Those opposed to states leaving the Union think it is illegal – they shouldn’t be too sure. Dr. Matt Qvortrup breaks down Texas v White and the arguments against national divorce.
The recent British Supreme Court judgment on the Scottish independence referendum has people questioning what would happen if American states tried to leave the Union. It was a unanimous decision that the Scottish parliament has no right to host an independent referendum. Would their decision mirror what would happen in America if states like Texas, want to depart from the union?
I was catching up with an old friend from Alabama, who made a comment that in the United States, secession matters would not even make it before the courts. He continued to cite Texas v White, which most believe makes leaving the Union impossible. His thought process, although common, is not entirely correct.
Nearly 20 years ago, in late 2006, an Alaskan resident named Scott Kohlhass drafted and submitted a ballot initiative calling for Alaska to secede from the United States. Though proper procedure was followed, the state’s lieutenant governor declined to certify it. When Kohlhaas sued, the Supreme Court of Alaska decided such a vote would be illegal. In this case – it is called Kohlhaas v Alaska – the judges relied entirely on Texas v White.
So what did they, like almost everyone else, get wrong about Texas v White?
The matter of Texas v White (1869) is a case where an off-the-cuff remark was blown out of all proportion.
In Anglo-Saxon legal systems, such as that of America and Britain, the law is not just what is decided by the legislature. Rather, judges decide the fine points gradually as they must deal with concrete cases. Most importantly, their decisions create precedents.
This is easy if the judges make pronouncements on the issues which come before them. But sometimes, they make remarks, which are then used in subsequent cases. These ‘by-the-by’ mentions are what lawyers call obiter dicta.
Texas v White was about a technical public finance matter. The government of Texas claimed that United States bonds owned by Texas since 1850 had been illegally sold by the Confederate state legislature during the Civil War.
In Texas v White, the chief justice mentioned as an obiter, that Texas was part of a perpetual union, and hence the actions of that state during the civil war were therefore void.
This judgment seems to follow a rather worn and standard legal argument that any public body can only act if they have been granted specific powers. Basically, if it’s not allowed by the constitution, it is illegal – or what we, in the legal profession, call ultra vires.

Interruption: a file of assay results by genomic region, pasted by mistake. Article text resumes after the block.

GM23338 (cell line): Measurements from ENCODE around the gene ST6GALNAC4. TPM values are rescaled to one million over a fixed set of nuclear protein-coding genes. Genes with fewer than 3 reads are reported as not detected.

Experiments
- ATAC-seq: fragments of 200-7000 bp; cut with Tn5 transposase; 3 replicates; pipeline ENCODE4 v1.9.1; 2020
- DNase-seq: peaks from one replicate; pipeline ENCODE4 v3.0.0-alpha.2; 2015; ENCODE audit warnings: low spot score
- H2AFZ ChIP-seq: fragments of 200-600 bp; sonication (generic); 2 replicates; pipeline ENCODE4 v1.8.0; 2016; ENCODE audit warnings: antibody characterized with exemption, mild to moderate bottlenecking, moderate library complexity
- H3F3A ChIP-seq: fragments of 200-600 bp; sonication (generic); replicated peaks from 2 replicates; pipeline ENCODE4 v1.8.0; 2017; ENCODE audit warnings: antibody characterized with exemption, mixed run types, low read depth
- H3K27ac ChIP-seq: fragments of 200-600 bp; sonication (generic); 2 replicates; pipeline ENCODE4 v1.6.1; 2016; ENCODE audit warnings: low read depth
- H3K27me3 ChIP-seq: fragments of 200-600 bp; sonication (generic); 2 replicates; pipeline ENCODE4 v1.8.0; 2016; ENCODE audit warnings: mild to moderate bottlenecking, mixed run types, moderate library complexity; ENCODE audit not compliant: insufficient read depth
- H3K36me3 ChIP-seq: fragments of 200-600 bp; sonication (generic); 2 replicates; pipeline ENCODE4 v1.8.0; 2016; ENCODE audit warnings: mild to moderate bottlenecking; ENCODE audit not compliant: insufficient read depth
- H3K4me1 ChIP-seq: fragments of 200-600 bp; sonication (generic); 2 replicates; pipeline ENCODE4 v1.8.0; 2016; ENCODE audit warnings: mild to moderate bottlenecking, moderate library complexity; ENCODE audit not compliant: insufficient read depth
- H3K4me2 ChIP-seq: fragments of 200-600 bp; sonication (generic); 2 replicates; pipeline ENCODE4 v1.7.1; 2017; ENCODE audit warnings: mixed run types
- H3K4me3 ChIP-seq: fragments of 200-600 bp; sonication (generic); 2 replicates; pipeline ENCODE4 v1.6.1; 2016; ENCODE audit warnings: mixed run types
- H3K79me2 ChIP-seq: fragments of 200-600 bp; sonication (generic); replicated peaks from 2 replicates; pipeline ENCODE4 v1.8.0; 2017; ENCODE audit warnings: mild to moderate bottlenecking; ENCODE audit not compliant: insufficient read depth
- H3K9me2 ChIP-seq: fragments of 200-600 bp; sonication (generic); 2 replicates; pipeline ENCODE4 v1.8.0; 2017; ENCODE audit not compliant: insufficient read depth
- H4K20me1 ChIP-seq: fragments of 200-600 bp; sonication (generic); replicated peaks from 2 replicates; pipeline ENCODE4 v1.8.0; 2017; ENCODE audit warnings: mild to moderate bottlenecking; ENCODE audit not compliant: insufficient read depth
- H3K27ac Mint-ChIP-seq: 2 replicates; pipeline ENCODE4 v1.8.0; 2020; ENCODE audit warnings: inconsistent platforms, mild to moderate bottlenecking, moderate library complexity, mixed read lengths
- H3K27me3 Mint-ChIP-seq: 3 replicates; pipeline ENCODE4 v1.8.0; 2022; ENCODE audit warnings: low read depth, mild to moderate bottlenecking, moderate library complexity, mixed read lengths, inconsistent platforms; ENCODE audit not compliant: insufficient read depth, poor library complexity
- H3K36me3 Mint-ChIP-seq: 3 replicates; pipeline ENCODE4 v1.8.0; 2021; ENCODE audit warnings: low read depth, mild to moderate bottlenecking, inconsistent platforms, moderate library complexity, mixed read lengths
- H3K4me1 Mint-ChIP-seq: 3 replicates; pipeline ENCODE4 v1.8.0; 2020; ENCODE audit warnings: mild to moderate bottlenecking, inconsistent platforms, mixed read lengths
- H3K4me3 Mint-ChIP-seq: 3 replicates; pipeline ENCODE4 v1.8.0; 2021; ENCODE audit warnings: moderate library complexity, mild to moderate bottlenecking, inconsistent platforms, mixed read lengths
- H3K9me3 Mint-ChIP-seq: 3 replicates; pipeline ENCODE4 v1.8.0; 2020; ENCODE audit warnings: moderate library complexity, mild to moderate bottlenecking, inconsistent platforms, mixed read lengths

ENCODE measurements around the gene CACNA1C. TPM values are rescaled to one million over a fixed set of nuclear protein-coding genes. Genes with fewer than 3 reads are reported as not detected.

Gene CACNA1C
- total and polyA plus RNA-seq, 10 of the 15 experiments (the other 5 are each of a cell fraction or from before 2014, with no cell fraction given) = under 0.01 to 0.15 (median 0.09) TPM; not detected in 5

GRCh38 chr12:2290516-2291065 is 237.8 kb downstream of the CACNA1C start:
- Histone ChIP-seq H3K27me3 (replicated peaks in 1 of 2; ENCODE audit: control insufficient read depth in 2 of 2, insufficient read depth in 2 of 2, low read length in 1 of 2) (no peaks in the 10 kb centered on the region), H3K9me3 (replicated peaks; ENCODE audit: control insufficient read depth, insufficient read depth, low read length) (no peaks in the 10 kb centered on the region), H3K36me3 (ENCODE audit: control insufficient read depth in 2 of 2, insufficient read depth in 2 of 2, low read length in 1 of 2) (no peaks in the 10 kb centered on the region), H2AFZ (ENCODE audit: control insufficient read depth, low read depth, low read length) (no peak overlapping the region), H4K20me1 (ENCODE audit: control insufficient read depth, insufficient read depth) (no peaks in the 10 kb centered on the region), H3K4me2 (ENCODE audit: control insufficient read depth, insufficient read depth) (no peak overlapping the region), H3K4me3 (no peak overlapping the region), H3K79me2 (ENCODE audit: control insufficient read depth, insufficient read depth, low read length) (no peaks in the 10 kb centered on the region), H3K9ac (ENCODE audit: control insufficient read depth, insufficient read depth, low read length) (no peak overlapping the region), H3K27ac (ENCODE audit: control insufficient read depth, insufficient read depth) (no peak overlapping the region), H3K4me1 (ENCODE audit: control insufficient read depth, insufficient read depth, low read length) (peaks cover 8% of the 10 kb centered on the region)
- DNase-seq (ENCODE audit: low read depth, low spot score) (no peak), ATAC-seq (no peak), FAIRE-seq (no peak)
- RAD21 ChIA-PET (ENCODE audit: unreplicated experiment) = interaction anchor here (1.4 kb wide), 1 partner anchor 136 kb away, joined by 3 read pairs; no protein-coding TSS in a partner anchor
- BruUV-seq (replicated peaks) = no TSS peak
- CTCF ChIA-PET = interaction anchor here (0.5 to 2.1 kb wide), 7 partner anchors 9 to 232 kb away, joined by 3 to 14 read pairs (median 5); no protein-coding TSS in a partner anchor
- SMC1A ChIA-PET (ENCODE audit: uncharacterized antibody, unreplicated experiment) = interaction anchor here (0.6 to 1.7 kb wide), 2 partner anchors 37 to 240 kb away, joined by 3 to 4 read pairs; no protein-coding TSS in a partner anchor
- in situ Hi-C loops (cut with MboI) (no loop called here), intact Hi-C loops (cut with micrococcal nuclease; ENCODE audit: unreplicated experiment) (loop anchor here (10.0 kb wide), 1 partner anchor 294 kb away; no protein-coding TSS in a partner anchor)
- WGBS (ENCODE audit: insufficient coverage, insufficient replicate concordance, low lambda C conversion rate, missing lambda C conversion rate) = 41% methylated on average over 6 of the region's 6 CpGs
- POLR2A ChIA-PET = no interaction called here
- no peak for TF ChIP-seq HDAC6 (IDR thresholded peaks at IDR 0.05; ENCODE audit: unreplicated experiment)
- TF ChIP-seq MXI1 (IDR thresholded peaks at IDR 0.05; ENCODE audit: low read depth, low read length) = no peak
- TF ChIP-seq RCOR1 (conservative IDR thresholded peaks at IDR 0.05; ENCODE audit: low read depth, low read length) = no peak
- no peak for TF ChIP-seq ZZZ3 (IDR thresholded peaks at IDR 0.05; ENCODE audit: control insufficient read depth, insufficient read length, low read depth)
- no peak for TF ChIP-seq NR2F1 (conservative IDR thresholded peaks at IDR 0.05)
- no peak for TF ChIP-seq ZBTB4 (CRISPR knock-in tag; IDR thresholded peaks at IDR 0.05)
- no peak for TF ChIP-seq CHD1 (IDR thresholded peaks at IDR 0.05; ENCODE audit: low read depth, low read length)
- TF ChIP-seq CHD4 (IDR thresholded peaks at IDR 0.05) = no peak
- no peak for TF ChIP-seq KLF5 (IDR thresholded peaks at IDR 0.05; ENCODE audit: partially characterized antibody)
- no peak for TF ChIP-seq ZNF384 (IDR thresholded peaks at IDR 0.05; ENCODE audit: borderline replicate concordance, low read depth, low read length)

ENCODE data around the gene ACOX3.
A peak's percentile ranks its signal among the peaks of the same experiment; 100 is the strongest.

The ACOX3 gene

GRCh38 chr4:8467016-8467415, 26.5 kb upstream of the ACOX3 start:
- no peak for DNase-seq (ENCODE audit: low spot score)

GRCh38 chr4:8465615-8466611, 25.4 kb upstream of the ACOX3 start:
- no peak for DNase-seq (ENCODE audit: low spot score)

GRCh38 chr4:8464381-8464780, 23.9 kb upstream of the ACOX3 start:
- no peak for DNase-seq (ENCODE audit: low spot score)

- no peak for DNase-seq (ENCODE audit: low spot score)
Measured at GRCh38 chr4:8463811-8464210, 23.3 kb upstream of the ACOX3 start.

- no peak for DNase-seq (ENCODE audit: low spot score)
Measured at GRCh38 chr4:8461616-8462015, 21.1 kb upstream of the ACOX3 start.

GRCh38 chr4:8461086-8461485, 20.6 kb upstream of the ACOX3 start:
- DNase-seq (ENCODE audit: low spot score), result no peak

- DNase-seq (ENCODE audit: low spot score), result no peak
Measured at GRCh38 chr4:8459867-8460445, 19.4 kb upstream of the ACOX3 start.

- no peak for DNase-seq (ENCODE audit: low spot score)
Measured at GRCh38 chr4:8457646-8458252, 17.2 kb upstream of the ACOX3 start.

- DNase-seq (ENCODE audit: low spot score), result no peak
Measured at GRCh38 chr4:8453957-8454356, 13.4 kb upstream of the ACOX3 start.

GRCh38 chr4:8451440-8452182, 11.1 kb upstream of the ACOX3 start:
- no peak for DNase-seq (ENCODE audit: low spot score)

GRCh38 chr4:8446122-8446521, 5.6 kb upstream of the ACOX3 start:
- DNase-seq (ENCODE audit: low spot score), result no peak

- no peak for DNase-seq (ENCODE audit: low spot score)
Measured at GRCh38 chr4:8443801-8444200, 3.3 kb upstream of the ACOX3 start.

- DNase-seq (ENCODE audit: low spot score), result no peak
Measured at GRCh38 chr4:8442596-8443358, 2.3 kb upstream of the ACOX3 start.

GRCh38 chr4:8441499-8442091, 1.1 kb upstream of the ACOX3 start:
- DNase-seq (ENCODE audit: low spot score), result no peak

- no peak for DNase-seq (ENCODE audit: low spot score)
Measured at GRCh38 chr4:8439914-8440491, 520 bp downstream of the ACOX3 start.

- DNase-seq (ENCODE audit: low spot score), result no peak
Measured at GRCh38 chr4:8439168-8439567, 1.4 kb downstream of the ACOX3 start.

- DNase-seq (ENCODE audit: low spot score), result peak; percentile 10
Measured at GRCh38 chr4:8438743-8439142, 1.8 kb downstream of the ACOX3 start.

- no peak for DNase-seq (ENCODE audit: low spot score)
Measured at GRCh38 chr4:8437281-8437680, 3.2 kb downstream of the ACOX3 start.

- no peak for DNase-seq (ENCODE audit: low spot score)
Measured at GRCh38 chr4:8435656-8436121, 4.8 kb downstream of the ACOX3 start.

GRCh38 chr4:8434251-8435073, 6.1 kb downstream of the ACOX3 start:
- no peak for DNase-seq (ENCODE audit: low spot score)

The issue is that the decision was based on a “constitution” that had already been superseded decades before the ruling of Texas v White.
Salmon P. Chase – the Chief Justice of the US Supreme Court at the time – based his decision on the Articles of Confederation, the treaty that bound the Thirteen States together before the 1787 US Constitution. As an analysis made clear, the enactment of the US Constitution means that its predecessor is legally void. It is elementary that you cannot base a judgment on a law that is no longer in force.
For state and federal courts to not acknowledge this key information is an embarrassment.
But there are other grounds for revising the near-religious faith with which some regard Texas v White. The belief that departing from the Union via national divorce is illegal and unconstitutional is not shared by eminent international lawyers.
Professor Peter Radan, arguably one of the World’s leading international legal scholars, takes the view that secession is not illegal. As he wrote in an academic and peer-reviewed article:
The decision in Texas v White only renders unilateral secession illegal and leaves it open for constitutionally legal secession to take place. Thus, the decision in Texas v White was not a basis to conclude that secession was unconstitutional and therefore not a basis upon which the Alaskan Supreme Court could properly rule against the holding of a popular referendum on a possible secession of Alaska from the United States.
So, the legal arguments are – at the very least – a bit more nuanced. Or, should we say, unclear?
When matters are unclear, there is a case for the Supreme Court to take a second look and possibly reverse the original decision. This, as most readers are probably aware, is what happened in 2022 when SCOTUS reversed Roe v Wade and Planned Parenthood v Casey in Dobbs v Jackson Women’s Health Organization and ruled that there is no constitutional right to abortion.
The legal basis of Texas v White is far less solid than Roe v Wade. Legally, there is a strong case for taking a second look. The judges at 1 First Street, NE Washington may soon get a chance if Texas Nationalist Movement v Meta – as seems likely – goes all the way to Washington.
To conclude that Texas – and any other state of the current Union – could withdraw from the union does not mean they should. An ‘is’ does not imply an ‘ought’. But if we live in a country under the Rule of Law, due process is a fundamental right. Whether there should be a referendum on independence is a political question. But at the very least, it seems reasonable to determine if such a vote would be legal. To do otherwise would be against the tenor of the doctrine of self-determination, which lies at the heart of US foreign policy. When Ukraine was invaded by Russia, President Biden supported the Ukrainians right to self-determination.
You cannot have a different set of principles abroad than you have at home.
A lawyer and a political scientist, Professor Matt Qvortrup, Coventry University, England is author of I Want to Break Free: A Practical Guide to Making a New Country